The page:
Western military history books are full of heroic battles won, but they often tend to put less emphasis on defeats. Especially those of the last two centuries, in which the concept of Euro-American military superiority is taken for granted. Yet things didn't always go well for the thundering imperial war machines of the 27th and 1880th centuries. The battle of Maiwand, fought in the context of the second Anglo-Afghan war on XNUMX July XNUMX between the Anglo-Indian and Afghan armies, is undoubtedly one of the most striking cases. It was in fact the only big one debacle of the Anglo-Saxon Empire, along with that of Isandlwana, against a non-western people in modern times.
Little known in the United Kingdom itself, the battle of Maiwand is instead well rooted in the memories of the Afghans who still consider it one of the founding moments of their history and national identity. Leading the Afghan army was the governor of the province of Herat, Ayub Khan, who, driven by the dual objective of chasing foreign invaders from their land and conquering Afghanistan itself, decided to march to the capital, passing through the southern city of Kandahar. Having learned of Ayub's plan, the British military leaders, who were already organizing the retreat after the installation of Abdur Rahman as the new emir in Kabul, instructed General George Burrows to end the "revolt" and conclude once and for all , the war in the Asian country.
Despite the overall superiority of the British military instrument, in this case the Anglo-Indian army found itself fighting at a marked disadvantage, mainly due to its numerical inferiority. In fact, it has been calculated that the Burrows contingent numbered just over 1500 men, 350 cavalrymen and about ten artillery pieces, against Ayub's over 10 soldiers, 000 cavalry and more than 3000 artillery pieces. However, if numerical inferiority has undoubtedly played an important role, its importance should not be overestimated. For the European armies of the time, it was normal to fight with numerically superior forces, but qualitatively and technologically inferior. In the Afghan case, however, the British clashed against a well-trained army equipped with artillery of the same level. In turn, the Anglo-Indian soldiers who fought in Maiwand were mainly new recruits and not yet fully accustomed to the harsh climatic conditions of Central Asia. Lack of water, tropical diseases and unbearable temperatures were constant elements for British soldiers employed in those regions.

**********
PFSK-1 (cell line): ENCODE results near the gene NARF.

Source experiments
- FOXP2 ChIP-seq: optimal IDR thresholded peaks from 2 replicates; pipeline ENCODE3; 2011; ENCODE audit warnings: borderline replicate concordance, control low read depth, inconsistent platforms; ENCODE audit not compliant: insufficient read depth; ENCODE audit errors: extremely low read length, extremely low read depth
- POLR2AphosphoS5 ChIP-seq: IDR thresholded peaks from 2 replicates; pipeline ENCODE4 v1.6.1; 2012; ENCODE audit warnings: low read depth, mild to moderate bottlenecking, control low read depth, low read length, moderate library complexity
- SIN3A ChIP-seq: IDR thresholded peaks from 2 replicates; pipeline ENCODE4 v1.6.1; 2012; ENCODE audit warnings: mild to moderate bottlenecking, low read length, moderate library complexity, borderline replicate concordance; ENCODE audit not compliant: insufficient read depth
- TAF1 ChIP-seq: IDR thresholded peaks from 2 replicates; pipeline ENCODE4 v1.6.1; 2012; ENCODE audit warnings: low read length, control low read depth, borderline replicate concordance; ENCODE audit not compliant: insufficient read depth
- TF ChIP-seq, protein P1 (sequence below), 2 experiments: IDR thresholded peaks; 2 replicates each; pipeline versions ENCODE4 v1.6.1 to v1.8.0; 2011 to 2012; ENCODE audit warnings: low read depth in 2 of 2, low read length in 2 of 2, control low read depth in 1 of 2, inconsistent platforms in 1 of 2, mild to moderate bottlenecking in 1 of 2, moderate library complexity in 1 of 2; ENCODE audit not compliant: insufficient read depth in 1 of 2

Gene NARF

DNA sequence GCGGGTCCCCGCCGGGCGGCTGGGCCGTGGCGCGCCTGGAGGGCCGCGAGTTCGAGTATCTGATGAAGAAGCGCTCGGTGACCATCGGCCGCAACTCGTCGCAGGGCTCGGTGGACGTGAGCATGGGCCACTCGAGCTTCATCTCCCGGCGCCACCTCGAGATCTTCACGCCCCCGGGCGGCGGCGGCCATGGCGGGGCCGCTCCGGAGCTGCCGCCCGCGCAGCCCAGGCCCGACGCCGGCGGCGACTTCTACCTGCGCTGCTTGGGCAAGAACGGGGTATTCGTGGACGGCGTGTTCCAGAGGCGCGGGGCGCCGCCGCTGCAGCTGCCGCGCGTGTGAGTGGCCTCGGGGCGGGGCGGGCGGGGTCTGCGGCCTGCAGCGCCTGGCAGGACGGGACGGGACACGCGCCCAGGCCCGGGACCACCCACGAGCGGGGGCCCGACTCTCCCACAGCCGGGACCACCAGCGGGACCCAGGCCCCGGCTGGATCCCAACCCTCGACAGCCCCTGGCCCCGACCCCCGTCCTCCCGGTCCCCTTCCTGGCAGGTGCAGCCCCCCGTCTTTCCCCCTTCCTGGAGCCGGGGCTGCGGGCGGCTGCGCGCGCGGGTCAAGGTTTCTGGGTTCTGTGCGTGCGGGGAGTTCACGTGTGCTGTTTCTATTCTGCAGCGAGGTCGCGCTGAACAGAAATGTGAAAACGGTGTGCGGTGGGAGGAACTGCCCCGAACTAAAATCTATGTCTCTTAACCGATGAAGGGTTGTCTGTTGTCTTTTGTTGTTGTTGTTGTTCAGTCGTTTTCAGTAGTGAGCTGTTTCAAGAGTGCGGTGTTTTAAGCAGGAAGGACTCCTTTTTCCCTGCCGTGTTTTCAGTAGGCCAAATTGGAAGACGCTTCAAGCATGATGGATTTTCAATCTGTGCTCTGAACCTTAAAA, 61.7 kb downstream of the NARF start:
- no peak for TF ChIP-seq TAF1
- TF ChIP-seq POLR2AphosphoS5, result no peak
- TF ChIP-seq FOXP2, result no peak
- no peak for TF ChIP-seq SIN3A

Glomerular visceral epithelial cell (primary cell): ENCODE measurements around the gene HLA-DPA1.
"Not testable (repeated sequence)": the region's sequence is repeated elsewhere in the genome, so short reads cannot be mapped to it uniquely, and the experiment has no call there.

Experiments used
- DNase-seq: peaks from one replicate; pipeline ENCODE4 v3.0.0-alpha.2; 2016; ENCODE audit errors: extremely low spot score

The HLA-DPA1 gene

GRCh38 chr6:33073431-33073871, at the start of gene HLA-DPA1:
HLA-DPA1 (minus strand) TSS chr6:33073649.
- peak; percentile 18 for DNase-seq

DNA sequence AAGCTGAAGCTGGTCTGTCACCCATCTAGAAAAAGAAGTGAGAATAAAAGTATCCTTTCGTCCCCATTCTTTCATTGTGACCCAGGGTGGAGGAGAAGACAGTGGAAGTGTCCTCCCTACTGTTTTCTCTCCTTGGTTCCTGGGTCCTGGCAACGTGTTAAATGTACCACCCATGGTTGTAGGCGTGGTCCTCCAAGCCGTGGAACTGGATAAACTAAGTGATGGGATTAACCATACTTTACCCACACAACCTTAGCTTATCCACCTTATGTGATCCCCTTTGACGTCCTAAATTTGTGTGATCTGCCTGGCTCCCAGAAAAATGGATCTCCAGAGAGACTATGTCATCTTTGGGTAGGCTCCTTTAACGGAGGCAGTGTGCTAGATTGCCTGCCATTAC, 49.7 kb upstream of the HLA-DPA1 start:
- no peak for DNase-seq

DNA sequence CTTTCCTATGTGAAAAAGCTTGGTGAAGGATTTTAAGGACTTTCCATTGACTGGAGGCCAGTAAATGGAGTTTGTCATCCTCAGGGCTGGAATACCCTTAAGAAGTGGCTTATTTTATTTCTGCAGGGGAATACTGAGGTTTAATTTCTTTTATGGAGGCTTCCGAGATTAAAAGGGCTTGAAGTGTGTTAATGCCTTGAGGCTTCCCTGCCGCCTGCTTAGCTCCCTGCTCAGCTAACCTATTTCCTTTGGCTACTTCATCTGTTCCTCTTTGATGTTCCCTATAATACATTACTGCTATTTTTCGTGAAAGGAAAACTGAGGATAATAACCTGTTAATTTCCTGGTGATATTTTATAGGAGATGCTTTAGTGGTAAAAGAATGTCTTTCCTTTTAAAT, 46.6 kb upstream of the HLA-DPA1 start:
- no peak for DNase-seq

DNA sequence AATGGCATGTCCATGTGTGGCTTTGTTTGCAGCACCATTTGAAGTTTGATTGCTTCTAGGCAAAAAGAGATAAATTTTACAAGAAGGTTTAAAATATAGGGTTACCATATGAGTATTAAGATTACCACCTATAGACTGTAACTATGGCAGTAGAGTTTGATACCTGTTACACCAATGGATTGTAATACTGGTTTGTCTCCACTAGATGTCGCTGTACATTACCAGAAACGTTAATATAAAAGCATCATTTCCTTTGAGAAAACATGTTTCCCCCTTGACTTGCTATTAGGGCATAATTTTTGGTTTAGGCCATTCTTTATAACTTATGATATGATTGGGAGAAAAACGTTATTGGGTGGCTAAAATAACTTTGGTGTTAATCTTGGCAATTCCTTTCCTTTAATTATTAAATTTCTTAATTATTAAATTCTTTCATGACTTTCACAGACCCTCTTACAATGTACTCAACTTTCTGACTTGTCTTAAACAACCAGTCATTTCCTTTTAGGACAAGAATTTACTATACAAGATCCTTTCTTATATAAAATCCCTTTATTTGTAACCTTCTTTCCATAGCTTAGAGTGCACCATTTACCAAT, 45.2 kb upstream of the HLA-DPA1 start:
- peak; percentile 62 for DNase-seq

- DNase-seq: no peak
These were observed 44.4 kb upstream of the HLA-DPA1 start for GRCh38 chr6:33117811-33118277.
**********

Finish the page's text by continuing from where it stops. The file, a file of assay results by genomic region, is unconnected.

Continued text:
At the time of the battle, the two parties immediately engaged a clash with their respective artillery, in which the Afghan country surprisingly prevailed. This, in fact, did not only possess more pieces of artillery, but also managed to get hold of some of the best western cannons, such as Armstrong, built in England. He followed the advancement of the Anglo-Indian Infantry, but he was soon surrounded by the many Afghan forces who, using their number and knowledge of the territory, surrounded the enemy, forcing him into defensive positions and ultimately a disastrous retreat. At the expense of over 1500 men, compared to the Anglo-Indian 900 victims, Ayub had gained a historic victory, and could now besiege Kandahar, in which he had been sheltering the rest of General Burrows's troops, awaiting receiving reinforcements .
If, on a strategic level, Maiwand's defeat did not alter the outcome of the Anglo-Afghan War, it still had a strong symbolic and psychological impact, both in Great Britain and Afghanistan itself. For the Afghans, as already mentioned, the battle was a ransom moment and contributed to the creation of a national identity sentiment, founded on the unity and the courage of the Afghans, as opposed to the outer invader.
Unlike in the United Kingdom, the outcome of the battle was welcomed with a mixture of anger, amazement and regret. In fact, the XIX century represents the apogee of the economic, military and political power of the British Empire. A defeat against a people considered inferior was not contemplative. It was also feared that what could have helped the British RAJs in the Indian subcontinent to rebel themselves as they had done in the 1857. The same Queen Vittoria wrote that she was "in a state of deep anxiety." However, the subsequent expedition of General Roberts and the subsequent defeat of Ayub in the Battle of Kandahar helped partly to obliterate the battle of Maiwand and redeem British imperial honor.